In this Article, Professor Vicki Been and Joel Beauvais shed light on two issues central to the debate over global investor-protection provisions. First, the Article compares the expropriation decisions under NAFTA’s Article 1110 with regulatory takings law under the Fifth Amendment of the U.S. Constitution. Despite claims that NAFTA simply “exports” the U.S. takings standard, the tribunals’ interpretations of the expropriation provision have exceeded the substantive scope of U.S. compensation requirements while removing procedural limitations typically imposed on domestic takings claims. Second, the Article explores the rationales traditionally asserted for domestic compensation requirements—cost-internalization, fairness, and insurance—finding that they do not justify an expansive regulatory takings doctrine in the international context. After rejecting claims that expropriation provisions benefit developing countries by attracting foreign investment, Been and Beauvais go on to highlight the significant costs of imposing a broad international regulatory takings doctrine: It gives foreign investors a competitive advantage over domestic firms, redistributes wealth between domestic taxpayers and foreign firms, and may deter efficient regulation.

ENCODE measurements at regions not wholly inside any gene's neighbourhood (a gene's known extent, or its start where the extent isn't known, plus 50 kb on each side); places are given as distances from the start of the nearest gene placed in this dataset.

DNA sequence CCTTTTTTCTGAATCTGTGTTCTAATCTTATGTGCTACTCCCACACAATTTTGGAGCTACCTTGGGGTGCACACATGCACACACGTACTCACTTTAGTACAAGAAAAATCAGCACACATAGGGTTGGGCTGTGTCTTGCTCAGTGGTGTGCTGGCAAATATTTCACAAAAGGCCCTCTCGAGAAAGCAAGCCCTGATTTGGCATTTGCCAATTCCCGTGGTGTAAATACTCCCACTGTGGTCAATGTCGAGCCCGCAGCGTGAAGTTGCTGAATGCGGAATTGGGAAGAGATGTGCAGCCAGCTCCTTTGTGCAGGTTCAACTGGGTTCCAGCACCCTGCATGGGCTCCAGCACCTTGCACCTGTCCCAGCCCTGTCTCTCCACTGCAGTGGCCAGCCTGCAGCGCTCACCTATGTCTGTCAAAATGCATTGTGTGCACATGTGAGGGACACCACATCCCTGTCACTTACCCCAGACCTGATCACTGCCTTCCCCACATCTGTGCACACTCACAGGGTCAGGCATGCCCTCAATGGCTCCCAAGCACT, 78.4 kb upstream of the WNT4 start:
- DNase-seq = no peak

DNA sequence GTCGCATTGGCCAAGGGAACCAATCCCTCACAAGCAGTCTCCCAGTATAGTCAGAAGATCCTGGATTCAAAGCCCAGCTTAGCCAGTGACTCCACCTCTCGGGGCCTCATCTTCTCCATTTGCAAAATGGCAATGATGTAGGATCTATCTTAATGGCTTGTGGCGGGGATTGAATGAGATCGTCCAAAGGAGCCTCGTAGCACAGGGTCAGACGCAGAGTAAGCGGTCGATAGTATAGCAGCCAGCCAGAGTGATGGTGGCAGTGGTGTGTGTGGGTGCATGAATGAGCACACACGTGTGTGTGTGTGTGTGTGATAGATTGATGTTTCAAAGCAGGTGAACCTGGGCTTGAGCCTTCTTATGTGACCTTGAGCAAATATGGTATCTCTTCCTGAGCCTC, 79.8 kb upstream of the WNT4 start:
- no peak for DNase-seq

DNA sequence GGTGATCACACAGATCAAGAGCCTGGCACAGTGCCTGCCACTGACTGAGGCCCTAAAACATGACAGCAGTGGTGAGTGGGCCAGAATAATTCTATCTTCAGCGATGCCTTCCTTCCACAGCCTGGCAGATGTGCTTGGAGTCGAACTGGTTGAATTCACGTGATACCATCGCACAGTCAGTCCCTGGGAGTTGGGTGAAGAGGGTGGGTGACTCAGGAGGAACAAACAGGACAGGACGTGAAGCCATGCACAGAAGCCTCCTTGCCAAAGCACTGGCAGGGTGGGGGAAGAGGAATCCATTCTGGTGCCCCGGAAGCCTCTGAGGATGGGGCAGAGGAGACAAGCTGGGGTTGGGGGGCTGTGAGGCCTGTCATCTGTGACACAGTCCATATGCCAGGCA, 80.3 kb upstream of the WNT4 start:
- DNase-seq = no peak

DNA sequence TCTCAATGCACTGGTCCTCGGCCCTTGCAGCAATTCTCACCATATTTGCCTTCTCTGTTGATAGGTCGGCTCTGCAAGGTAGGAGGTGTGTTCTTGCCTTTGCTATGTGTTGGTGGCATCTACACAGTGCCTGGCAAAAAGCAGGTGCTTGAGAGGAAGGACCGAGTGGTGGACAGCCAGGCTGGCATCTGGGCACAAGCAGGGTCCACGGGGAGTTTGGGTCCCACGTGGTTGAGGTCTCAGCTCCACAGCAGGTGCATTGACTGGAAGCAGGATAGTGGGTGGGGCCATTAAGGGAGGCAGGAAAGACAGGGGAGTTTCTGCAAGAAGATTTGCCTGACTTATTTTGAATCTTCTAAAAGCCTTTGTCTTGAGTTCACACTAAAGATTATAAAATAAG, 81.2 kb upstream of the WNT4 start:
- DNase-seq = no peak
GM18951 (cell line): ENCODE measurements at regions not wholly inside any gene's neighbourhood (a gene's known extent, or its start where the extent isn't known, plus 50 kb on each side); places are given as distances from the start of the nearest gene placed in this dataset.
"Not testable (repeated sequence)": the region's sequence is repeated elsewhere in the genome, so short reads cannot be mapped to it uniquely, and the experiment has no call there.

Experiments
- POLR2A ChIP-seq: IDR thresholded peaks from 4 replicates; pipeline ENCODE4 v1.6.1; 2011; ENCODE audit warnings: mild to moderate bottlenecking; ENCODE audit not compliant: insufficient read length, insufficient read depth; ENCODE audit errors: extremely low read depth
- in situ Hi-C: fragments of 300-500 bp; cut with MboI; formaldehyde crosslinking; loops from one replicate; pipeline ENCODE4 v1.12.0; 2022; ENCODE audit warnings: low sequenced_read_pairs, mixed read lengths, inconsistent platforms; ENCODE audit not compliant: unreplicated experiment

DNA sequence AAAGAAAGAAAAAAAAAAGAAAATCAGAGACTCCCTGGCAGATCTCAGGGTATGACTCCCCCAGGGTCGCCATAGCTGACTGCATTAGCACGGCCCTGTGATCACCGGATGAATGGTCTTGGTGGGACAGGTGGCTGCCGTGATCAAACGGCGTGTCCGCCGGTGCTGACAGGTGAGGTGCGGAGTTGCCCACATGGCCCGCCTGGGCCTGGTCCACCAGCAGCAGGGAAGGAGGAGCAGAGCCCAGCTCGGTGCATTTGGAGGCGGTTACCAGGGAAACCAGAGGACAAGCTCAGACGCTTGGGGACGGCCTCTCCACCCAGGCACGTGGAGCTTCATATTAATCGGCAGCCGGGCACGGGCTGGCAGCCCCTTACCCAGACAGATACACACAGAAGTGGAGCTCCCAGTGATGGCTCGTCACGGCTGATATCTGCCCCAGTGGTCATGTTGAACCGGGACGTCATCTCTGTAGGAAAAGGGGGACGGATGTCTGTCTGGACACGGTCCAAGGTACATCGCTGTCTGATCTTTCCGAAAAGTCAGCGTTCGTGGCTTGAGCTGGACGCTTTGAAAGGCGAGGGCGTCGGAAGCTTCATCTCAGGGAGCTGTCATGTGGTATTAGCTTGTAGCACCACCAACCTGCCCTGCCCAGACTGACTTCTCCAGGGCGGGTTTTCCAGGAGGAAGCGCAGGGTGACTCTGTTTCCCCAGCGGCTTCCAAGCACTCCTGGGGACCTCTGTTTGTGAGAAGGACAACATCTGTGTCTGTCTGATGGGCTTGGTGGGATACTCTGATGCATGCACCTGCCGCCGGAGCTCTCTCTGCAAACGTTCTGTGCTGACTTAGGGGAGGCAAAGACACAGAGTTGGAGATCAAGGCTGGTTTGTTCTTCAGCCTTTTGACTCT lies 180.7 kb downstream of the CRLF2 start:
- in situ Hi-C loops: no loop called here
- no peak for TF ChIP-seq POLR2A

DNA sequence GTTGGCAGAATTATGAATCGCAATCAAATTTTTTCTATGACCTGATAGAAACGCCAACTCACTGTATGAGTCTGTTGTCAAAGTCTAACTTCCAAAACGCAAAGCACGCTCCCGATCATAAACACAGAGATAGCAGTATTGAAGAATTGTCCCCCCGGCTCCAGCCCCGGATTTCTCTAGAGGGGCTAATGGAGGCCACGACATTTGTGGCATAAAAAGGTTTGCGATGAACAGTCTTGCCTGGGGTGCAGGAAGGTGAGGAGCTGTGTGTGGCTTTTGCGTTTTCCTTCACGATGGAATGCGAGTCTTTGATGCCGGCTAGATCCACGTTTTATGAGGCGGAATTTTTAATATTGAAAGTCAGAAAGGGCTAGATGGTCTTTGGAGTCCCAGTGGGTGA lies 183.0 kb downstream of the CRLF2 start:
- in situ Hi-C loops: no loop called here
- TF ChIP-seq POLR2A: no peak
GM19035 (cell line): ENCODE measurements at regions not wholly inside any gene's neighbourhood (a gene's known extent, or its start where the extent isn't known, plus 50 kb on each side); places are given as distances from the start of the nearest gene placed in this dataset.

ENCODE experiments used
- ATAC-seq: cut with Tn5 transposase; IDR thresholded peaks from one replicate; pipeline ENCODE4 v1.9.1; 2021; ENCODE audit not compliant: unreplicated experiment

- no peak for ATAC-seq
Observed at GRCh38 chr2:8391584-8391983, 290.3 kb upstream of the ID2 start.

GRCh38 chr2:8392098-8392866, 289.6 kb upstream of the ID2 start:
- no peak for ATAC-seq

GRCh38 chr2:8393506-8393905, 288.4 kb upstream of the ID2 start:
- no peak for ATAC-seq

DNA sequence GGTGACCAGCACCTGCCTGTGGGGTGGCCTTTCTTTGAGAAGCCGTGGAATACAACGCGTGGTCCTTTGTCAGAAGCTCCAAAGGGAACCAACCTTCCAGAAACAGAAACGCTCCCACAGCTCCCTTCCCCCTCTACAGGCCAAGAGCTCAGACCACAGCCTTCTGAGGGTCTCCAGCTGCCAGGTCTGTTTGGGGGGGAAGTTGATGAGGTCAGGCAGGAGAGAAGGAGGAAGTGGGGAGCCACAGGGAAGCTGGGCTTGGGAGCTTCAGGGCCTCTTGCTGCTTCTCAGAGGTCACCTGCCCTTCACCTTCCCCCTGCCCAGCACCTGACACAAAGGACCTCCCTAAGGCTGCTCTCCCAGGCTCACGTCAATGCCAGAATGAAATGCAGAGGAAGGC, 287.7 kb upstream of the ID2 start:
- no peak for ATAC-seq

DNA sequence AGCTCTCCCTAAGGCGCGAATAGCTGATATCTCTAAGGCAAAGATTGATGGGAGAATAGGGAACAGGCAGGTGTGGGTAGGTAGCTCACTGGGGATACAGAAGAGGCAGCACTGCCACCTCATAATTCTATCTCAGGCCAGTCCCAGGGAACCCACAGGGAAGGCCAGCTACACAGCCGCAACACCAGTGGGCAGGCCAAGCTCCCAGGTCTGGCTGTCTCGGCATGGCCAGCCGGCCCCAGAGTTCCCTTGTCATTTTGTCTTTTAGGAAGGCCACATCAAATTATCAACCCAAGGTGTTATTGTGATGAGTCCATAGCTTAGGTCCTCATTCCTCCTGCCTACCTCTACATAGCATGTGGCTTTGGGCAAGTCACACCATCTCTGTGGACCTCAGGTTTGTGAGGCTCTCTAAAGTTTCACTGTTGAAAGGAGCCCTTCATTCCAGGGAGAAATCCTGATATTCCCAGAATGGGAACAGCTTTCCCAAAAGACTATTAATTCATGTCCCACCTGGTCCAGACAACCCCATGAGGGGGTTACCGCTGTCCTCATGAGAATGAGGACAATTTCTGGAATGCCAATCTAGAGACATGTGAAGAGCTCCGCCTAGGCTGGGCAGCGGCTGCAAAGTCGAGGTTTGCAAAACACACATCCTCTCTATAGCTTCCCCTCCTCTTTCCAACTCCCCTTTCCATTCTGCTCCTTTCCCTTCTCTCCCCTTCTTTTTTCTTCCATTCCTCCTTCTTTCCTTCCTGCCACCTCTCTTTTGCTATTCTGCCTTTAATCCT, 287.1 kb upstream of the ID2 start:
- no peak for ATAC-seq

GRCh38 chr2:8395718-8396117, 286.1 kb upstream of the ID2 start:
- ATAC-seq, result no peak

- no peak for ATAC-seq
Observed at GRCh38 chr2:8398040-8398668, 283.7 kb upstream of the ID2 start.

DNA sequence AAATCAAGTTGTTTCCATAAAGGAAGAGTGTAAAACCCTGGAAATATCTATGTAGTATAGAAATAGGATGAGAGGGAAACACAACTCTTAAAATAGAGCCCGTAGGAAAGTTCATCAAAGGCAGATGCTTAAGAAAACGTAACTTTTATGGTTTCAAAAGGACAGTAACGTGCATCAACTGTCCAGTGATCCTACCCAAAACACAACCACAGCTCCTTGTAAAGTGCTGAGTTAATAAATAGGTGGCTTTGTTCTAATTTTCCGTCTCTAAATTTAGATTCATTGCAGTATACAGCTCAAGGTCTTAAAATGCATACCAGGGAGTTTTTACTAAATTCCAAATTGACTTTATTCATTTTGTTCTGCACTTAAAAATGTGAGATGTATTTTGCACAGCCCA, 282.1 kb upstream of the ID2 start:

The Article concludes that a global regulatory takings doctrine is neither necessary nor beneficial. Because of its substantial risks, the United States and other sponsors of international investment agreements should eschew the expansion of compensation requirements, instead limiting expropriation provisions to the traditional concerns of investor protections: physical invasions and seizures, direct nationalization, and governmental assumption or transfer of control of foreign property.